Understanding Etsy Seller Fees

If you’re a crafter, artist, or fan of vintage goods, you know Etsy. Since taking the online shopping world by storm in 2005, Etsy has become the go-to source for everything from handcrafted jewelry and art supplies, to cosmetics and unique toys.

If you choose to sell your products on Etsy, it’s important to understand the various sellers’ fees so you can make the best decisions for your online business. So put down those wire clippers or paintbrushes and get the lowdown on the fees on your Etsy listings, because not only can you put a price on your handmade goods … you can maximize your profits if you price them correctly!

  • Listing Fees — You’ll pay 20 cents per listing when published. If after four months your item hasn’t sold, the listing expires and the fee is added to your monthly bill from Etsy. For multiple listings of a particular item (such as if you have 10 of the same handcrafted bracelet to sell), you’ll pay an additional 20 cents for every offering after the first.
  • Listing Renewals — To renew an inactive listing costs another 20 cents.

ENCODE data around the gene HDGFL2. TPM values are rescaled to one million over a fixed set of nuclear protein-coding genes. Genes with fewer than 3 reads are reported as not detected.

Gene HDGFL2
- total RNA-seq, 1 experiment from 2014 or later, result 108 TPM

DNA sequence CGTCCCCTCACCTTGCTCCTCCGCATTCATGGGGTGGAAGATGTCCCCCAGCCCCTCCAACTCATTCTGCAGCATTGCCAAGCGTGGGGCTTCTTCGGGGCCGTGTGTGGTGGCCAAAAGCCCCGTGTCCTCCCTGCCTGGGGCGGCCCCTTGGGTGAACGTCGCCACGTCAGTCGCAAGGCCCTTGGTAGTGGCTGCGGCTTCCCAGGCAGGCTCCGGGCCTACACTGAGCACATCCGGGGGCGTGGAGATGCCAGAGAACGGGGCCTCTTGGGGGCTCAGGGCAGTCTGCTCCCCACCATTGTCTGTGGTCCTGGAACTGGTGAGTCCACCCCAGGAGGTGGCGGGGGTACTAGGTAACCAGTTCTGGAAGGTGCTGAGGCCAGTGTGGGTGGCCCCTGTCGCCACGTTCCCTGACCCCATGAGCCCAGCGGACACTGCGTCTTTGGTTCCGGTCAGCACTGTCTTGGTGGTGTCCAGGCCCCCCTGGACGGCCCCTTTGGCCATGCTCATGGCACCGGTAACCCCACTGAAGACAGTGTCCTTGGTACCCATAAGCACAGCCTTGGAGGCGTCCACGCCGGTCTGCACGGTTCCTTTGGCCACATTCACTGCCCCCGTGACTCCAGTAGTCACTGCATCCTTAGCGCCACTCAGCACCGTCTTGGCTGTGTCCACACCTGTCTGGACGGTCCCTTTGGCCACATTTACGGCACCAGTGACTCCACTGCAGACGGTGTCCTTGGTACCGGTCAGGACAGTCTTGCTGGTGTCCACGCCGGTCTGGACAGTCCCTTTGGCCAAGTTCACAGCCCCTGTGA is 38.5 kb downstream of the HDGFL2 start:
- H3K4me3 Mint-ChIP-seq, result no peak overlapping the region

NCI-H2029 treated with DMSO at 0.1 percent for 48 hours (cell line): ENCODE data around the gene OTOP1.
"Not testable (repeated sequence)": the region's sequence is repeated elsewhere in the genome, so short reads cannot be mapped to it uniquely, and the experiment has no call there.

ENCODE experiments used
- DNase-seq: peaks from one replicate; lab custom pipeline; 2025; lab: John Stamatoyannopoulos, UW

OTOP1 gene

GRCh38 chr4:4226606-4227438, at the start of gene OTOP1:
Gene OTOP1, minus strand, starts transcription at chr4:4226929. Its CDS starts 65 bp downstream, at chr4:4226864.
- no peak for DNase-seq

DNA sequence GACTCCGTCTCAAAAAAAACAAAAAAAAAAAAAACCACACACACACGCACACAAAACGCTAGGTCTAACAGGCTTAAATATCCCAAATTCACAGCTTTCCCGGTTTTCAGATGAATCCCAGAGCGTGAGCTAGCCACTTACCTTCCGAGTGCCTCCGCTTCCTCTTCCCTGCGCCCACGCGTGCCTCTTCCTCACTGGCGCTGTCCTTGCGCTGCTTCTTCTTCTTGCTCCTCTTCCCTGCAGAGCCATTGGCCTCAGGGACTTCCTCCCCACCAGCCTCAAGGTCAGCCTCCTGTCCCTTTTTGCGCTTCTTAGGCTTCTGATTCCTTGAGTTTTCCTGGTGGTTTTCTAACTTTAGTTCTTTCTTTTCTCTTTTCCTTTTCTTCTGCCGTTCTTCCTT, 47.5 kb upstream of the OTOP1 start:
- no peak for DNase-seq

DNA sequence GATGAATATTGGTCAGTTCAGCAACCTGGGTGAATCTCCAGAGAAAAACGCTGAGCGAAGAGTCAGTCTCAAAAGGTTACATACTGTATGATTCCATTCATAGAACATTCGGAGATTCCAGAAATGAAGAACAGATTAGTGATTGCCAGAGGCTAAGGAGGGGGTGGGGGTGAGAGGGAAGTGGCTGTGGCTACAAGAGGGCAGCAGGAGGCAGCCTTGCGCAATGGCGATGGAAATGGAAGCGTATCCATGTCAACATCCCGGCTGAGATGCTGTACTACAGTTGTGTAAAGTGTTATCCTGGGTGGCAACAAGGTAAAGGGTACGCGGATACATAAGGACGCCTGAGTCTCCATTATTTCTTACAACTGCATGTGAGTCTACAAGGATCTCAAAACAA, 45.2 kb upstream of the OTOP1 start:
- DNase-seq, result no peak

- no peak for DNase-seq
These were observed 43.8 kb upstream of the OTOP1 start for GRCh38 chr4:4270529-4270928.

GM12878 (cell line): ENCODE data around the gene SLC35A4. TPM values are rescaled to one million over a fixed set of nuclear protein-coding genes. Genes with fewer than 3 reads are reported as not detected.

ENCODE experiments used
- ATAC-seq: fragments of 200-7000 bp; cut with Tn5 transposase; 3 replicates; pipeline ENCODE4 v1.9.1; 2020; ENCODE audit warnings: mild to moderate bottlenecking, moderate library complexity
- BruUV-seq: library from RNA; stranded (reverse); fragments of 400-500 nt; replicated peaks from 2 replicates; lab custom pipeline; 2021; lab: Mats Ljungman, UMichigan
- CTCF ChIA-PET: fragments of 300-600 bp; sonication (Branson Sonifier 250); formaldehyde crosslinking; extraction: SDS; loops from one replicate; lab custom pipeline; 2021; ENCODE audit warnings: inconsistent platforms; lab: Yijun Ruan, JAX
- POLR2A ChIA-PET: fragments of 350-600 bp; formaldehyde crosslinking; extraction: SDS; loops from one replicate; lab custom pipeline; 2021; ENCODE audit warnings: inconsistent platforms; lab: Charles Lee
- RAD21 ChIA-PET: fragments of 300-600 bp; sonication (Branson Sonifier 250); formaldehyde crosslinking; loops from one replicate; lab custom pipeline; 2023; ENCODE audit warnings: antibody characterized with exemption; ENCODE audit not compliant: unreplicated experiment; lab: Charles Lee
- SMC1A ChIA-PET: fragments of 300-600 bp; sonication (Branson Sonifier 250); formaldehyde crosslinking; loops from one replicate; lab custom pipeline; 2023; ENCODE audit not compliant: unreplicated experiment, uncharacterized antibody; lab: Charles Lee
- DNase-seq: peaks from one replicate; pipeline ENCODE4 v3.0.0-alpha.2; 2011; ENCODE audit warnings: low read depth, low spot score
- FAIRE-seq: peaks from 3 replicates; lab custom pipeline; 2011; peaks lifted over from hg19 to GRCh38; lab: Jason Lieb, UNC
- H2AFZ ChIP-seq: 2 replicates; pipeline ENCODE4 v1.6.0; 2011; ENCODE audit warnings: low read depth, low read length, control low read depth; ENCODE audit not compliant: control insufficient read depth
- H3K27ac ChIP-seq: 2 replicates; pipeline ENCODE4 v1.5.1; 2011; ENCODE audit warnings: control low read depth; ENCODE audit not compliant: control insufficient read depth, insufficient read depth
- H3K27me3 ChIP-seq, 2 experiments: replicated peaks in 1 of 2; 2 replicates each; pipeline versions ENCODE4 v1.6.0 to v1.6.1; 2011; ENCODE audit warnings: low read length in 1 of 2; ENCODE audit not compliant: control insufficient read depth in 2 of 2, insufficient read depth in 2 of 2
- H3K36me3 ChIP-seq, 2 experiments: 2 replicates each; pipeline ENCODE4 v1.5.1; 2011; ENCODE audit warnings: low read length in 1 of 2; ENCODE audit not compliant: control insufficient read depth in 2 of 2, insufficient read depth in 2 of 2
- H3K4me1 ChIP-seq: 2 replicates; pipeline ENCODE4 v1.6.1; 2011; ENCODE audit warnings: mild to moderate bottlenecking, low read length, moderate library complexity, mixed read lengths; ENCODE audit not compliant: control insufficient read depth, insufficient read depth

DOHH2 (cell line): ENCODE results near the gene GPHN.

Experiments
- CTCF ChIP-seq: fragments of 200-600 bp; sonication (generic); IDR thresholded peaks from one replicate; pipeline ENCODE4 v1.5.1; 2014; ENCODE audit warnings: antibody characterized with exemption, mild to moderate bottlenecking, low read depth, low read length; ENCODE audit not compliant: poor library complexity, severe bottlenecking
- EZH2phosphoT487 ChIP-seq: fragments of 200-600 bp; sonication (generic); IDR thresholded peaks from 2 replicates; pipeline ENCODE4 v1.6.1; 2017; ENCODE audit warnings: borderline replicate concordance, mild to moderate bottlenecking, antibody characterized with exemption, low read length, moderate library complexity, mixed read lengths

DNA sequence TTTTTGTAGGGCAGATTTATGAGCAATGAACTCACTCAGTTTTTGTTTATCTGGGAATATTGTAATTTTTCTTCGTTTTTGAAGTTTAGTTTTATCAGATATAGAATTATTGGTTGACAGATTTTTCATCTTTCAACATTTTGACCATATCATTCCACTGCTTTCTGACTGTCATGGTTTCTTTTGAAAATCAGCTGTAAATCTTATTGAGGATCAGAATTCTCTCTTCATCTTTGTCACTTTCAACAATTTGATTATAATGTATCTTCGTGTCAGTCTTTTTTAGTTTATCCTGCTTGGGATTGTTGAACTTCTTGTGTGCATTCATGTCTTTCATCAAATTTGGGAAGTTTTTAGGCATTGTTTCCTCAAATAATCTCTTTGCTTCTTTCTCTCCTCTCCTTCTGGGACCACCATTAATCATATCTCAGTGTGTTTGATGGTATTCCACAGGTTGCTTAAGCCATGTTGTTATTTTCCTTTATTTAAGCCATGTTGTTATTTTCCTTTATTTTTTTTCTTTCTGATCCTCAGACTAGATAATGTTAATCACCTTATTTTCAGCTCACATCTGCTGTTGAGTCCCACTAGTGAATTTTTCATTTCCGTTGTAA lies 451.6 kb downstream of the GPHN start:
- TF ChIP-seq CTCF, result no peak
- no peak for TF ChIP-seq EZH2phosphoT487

• Transaction Fees — The transaction fee for your Etsy sale is 3.5% of the item price, not including shipping or tax.
  • Advertising Fees — Having a strong presence on Etsy can certainly spur sales, but it isn’t free. Search Ads enable sellers’ active listings to appear when certain keywords are used in a customer search. This is a great way to get your listings in front of more buyers. The more you spend, the more often your ads will come up in searches.  Pricing varies by keyword and category.
  • Payment Processing Fees — If you choose direct checkout for payment, expect a processing fee of 3% of your selling price (including shipping fees and tax), plus 25 cents per direct-checkout order. This fee will be taken from your total sale price and will not appear on your Etsy bill.

Paying Your Etsy Bill

Keep in mind that all fees for your listings, transactions and ads will appear on a monthly bill from Etsy, which must be paid by the 15th of the following month. To access your bill, visit “Your Shop” and choose “Your Bill,” then follow the prompts to pay with your credit card on file or via PayPal.

Finally, don’t make the mistake of assuming a slow month means a break from your bill! There’s no required minimum to be billed. For example, if you owe 20 cents, that’s how much you’ll need to pay. Your credit card or PayPal statement may look a little funny afterward, but console yourself that it’s probably the smallest bill you’ll pay all month.

Happy crafting!